NEW YORK (Reuters) - A lawsuit brought by thousands of former NFL players against the league for allegedly denying any link of gridiron play to long-term brain damage may benefit from information in an investigative report on Friday.
The National Football League's retirement board awarded disability payments to at least three former players in the late 1990s and 2000s after concluding that football caused their brain injuries, according to a joint probe by ESPN's "Outside the Lines" and the PBS "Frontline" show.
The payments of at least $2 million were made as the league's top medical experts were consistently denying any link between the sport and long-term brain damage, the report said, citing documents obtained in the investigation.
Approvals were outlined in previously unpublished documents and medical records related to the 1999 disability claim of Hall of Fame center Mike Webster and two other unnamed players, ESPN said in an article on its website (espn.com).
In response, NFL spokesman Greg Aiello said decisions on disability were made by the board, not by the National Football League or the NFL Players Association.
"The report showed that we've had a system in place with the union for many years to address this issue on a case-by-case basis," Aiello wrote in an e-mail response to Reuters.
"The disability plan is part of the collective bargaining agreement with the players. All decisions are made by the plan's board, not by the NFL or Players Association. The voting members of the board are comprised of three representatives of the NFL and three of the NFLPA," he said.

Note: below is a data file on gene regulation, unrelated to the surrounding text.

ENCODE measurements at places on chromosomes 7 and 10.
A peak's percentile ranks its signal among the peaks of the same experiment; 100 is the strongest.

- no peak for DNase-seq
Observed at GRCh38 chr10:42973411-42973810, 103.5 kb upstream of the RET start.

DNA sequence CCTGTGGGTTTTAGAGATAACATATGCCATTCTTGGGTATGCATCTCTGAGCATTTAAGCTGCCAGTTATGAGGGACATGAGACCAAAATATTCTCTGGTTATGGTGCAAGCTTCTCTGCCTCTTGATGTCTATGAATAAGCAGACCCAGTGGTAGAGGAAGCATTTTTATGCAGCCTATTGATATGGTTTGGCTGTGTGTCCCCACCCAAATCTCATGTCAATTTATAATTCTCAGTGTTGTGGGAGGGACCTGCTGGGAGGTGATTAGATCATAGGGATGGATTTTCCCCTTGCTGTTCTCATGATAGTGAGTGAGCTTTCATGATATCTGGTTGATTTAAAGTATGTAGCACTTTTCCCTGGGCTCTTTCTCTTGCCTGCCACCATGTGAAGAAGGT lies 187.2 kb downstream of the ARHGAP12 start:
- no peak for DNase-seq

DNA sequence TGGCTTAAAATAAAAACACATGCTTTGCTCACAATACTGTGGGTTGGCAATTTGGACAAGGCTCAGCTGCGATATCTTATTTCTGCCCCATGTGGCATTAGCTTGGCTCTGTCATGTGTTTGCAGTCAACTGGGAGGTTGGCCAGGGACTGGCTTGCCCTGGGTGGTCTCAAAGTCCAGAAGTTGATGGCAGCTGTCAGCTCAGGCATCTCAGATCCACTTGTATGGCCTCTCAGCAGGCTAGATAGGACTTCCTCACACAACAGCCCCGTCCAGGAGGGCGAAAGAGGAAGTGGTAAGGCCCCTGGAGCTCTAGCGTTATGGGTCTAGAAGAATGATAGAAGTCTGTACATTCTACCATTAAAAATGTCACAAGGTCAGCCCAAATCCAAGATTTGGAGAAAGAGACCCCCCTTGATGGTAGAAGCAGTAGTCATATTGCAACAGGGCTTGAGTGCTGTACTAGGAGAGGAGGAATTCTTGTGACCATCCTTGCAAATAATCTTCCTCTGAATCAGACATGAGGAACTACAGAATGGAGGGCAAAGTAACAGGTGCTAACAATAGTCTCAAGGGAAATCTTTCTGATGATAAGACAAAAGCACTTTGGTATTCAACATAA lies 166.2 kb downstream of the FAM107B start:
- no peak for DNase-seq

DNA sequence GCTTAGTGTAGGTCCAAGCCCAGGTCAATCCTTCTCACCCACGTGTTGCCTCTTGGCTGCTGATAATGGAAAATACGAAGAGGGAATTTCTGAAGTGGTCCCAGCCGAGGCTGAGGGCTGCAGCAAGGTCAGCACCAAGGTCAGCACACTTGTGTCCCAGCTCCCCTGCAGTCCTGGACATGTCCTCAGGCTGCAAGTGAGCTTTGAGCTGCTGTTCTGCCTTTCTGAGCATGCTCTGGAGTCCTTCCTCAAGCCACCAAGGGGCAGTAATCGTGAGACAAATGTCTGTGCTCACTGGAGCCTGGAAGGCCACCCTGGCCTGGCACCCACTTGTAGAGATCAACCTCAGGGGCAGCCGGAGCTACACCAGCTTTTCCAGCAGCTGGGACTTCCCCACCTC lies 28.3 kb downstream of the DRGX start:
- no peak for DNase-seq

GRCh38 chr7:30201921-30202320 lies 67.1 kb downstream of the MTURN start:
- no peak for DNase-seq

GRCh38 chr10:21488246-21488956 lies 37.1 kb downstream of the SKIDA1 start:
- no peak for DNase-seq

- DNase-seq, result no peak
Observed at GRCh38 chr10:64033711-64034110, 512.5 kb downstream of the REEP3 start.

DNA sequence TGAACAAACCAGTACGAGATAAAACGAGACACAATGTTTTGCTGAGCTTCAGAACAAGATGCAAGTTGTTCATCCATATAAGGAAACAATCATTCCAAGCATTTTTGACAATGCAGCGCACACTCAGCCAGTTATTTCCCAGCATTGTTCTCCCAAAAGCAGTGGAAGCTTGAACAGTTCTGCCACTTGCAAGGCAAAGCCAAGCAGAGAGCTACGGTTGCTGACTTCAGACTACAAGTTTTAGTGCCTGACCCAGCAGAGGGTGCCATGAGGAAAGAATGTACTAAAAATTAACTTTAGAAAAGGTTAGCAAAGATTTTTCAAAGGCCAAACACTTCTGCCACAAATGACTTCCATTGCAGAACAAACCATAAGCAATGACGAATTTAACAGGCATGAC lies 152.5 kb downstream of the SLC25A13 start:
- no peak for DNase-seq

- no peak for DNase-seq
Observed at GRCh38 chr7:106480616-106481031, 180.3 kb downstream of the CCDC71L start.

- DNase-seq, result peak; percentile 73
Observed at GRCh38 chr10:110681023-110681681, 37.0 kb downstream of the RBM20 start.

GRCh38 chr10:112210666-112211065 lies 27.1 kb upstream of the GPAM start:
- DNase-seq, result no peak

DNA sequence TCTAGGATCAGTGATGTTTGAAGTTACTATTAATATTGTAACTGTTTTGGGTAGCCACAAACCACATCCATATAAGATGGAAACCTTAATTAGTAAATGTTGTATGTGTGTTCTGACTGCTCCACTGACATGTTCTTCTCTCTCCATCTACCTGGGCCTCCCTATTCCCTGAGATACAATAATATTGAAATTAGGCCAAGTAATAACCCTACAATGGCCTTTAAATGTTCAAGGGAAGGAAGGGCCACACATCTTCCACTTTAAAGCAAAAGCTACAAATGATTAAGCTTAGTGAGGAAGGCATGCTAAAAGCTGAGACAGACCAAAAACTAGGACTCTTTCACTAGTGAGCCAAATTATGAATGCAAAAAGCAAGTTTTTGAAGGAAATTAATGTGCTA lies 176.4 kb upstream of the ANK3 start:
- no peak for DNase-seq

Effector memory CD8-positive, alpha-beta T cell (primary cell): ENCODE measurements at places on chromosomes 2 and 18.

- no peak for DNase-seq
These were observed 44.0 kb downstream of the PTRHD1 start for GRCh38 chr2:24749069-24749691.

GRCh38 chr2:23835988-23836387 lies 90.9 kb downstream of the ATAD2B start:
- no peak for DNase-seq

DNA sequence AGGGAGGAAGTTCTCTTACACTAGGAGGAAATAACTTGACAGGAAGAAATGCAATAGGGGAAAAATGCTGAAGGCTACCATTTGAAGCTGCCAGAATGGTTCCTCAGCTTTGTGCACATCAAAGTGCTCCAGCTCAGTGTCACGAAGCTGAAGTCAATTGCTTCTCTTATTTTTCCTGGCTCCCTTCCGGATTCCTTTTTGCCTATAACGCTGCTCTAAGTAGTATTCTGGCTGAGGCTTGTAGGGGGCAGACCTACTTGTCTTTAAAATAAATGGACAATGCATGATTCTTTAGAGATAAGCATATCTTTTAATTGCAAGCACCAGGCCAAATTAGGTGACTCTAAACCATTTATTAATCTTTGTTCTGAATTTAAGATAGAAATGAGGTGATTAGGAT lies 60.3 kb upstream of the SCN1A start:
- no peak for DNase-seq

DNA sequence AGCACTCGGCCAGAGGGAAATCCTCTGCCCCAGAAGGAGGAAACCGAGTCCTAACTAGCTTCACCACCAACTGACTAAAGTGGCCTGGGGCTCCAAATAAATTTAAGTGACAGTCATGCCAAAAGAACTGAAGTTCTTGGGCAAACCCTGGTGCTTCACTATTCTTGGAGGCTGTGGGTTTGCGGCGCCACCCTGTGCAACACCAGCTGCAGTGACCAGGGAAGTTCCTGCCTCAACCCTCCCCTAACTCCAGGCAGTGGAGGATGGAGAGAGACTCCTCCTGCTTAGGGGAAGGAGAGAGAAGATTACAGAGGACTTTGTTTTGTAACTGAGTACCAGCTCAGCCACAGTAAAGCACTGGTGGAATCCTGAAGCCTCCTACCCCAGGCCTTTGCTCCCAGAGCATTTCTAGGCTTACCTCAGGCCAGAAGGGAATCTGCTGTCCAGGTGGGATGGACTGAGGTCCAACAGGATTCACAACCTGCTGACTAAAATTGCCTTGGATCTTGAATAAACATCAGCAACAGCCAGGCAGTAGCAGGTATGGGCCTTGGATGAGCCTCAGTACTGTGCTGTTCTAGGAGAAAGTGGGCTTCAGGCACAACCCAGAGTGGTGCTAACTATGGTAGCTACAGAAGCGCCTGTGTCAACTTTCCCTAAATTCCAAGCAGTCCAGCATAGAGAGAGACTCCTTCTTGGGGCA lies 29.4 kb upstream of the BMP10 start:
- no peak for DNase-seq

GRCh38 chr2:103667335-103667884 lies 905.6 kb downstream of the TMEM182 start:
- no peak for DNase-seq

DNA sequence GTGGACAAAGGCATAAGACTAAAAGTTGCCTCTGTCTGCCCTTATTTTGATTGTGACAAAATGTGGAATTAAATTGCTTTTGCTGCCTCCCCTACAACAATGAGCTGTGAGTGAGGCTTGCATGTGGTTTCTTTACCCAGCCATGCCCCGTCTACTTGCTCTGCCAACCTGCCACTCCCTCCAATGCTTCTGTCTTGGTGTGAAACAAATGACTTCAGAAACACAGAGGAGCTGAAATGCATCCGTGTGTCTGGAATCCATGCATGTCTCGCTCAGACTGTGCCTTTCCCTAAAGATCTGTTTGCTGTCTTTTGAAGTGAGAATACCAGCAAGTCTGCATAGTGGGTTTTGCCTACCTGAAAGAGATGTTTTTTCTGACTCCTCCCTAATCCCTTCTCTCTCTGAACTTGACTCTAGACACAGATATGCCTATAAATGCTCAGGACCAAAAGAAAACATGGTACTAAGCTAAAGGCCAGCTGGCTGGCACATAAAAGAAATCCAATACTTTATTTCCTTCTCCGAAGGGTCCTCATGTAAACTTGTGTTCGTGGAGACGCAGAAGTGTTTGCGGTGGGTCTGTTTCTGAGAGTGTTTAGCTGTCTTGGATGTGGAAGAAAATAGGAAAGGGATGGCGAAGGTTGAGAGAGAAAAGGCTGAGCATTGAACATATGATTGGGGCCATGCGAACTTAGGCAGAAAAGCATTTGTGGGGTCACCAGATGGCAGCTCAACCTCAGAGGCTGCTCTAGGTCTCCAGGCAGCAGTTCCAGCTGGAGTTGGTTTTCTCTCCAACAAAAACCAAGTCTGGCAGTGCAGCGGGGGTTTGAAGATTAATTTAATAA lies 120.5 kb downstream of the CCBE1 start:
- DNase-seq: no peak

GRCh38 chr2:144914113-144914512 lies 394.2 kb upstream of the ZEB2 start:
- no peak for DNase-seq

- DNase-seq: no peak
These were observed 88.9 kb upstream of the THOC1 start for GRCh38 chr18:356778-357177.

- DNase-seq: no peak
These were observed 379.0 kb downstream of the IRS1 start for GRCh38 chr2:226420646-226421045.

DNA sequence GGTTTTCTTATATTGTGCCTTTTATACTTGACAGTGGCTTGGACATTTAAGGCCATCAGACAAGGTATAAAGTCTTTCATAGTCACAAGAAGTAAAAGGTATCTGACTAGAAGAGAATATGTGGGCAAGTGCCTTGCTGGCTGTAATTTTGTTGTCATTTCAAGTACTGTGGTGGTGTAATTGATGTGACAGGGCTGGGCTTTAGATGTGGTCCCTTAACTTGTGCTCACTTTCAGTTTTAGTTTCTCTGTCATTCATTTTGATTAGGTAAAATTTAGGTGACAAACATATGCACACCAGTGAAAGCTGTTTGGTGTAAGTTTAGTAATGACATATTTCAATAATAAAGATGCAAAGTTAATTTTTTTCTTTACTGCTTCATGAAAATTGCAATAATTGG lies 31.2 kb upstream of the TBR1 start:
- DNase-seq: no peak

After retirement, Webster, who played primarily for the Pittsburgh Steelers, suffered from amnesia, dementia and depression besides bone and muscular pain.
After his death at age 50 in 2002, Webster was diagnosed with chronic traumatic encephalopathy, a neurodegenerative disease.
The lawsuit filed this year by nearly 4,000 former NFL players was filed in the U.S. District Court in the Eastern District of Pennsylvania alleges the NFL "propagated its own industry-funded and falsified research to support its position."
The NFL retirement board determined in 1999 that repeated blows to the head had left Webster, who played primarily with the Pittsburgh Steelers, "totally and permanently" disabled.
Bob Fitzsimmons, a lawyer who represented Webster in his disability case and is co-director of the Brain Injury Research Institute, described the retirement board's conclusions as "the proverbial smoking gun."
"It's pretty devastating evidence," Fitzsimmons, who is not part of the lawsuit against the NFL, told the investigative reporters.
The NFL, which has filed a motion to dismiss the lawsuit, has denied that it concealed information about the risks of chronic brain injury and says it has updated its policies as concussion research has evolved.
Reporting by Larry Fine, Editing by ......